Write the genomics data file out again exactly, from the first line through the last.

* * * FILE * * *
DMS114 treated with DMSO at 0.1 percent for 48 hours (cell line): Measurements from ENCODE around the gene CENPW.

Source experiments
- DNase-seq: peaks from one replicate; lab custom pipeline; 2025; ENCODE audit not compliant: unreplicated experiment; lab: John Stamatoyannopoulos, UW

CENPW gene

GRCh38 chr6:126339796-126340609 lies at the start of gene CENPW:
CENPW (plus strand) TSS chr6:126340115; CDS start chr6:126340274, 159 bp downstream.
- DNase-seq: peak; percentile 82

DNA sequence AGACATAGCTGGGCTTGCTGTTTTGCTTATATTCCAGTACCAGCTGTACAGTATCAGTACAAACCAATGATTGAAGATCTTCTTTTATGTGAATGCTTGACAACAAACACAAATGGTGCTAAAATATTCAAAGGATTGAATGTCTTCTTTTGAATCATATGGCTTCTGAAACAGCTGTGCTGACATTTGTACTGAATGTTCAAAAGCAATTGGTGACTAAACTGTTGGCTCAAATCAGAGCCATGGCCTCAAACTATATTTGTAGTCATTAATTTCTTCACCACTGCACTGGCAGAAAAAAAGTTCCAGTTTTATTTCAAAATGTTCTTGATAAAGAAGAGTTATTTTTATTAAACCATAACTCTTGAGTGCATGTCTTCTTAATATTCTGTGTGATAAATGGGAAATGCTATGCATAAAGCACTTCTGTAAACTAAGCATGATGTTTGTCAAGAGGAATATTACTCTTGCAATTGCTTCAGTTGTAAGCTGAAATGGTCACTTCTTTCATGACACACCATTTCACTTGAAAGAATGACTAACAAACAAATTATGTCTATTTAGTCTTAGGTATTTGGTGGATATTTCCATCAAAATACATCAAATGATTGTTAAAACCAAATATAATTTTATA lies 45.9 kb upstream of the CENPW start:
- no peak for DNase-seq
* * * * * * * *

DMS114 treated with DMSO at 0.1 percent for 48 hours (cell line): Measurements from ENCODE around the gene CENPW.

Source experiments
- DNase-seq: peaks from one replicate; lab custom pipeline; 2025; ENCODE audit not compliant: unreplicated experiment; lab: John Stamatoyannopoulos, UW

CENPW gene

GRCh38 chr6:126339796-126340609 lies at the start of gene CENPW:
CENPW (plus strand) TSS chr6:126340115; CDS start chr6:126340274, 159 bp downstream.
- DNase-seq: peak; percentile 82

DNA sequence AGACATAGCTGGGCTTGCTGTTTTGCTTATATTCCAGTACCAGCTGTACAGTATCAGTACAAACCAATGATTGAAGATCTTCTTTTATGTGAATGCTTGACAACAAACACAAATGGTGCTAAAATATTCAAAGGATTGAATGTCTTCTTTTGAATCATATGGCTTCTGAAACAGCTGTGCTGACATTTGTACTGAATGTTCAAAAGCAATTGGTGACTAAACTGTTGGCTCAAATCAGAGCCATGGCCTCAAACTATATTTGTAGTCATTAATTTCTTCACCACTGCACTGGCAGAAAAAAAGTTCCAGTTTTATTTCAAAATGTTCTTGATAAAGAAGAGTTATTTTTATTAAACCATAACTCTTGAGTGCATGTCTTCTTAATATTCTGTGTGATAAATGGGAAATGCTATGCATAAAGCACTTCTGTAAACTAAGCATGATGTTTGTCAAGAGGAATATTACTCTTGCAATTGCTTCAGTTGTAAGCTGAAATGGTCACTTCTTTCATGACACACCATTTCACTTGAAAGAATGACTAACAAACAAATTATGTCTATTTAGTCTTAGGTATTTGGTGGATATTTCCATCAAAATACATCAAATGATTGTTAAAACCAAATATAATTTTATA lies 45.9 kb upstream of the CENPW start:
- no peak for DNase-seq